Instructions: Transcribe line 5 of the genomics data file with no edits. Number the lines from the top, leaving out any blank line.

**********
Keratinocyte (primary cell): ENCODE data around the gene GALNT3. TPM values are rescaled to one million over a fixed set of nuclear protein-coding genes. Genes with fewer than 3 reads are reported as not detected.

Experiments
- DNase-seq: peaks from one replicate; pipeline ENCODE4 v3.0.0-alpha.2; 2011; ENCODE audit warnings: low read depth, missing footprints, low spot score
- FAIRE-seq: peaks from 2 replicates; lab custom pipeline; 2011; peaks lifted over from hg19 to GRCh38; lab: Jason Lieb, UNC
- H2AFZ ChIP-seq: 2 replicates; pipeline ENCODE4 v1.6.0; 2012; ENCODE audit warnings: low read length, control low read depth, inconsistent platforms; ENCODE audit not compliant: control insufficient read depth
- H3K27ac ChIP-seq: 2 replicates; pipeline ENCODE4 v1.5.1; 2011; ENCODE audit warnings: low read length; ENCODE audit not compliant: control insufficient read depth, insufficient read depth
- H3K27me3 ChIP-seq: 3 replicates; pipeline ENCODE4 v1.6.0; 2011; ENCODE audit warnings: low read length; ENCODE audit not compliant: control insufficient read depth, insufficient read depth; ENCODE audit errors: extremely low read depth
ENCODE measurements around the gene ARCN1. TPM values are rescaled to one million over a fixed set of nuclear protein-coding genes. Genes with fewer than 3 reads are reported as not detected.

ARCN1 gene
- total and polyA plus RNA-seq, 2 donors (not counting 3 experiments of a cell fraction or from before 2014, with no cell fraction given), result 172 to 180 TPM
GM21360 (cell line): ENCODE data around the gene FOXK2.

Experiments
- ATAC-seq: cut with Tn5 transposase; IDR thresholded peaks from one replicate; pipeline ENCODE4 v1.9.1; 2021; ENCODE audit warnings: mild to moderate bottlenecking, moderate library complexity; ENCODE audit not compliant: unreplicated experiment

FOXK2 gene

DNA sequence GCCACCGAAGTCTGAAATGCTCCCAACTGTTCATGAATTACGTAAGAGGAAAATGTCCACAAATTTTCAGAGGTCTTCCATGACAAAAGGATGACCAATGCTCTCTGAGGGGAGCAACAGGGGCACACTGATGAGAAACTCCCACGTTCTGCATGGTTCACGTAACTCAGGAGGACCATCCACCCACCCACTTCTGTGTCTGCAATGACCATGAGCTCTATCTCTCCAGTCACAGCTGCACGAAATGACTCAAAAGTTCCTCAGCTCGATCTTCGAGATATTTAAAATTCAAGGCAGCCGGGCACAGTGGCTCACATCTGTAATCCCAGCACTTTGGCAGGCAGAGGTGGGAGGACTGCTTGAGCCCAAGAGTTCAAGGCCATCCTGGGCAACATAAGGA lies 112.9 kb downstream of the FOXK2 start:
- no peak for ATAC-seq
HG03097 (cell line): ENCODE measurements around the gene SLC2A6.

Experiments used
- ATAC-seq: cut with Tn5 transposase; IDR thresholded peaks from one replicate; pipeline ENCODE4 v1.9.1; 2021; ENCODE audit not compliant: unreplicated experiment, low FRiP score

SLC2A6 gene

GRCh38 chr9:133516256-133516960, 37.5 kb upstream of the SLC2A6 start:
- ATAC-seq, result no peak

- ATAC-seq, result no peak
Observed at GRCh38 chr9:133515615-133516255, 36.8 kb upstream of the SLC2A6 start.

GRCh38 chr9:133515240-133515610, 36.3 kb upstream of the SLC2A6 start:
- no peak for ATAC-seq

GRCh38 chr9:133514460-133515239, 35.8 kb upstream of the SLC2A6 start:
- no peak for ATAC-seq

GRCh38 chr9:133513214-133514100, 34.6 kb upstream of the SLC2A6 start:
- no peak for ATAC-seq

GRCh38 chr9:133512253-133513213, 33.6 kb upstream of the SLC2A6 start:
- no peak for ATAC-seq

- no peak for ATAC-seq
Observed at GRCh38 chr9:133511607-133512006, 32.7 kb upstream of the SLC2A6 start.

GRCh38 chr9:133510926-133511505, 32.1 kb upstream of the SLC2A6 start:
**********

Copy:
- H2AFZ ChIP-seq: 2 replicates; pipeline ENCODE4 v1.6.0; 2012; ENCODE audit warnings: low read length, control low read depth, inconsistent platforms; ENCODE audit not compliant: control insufficient read depth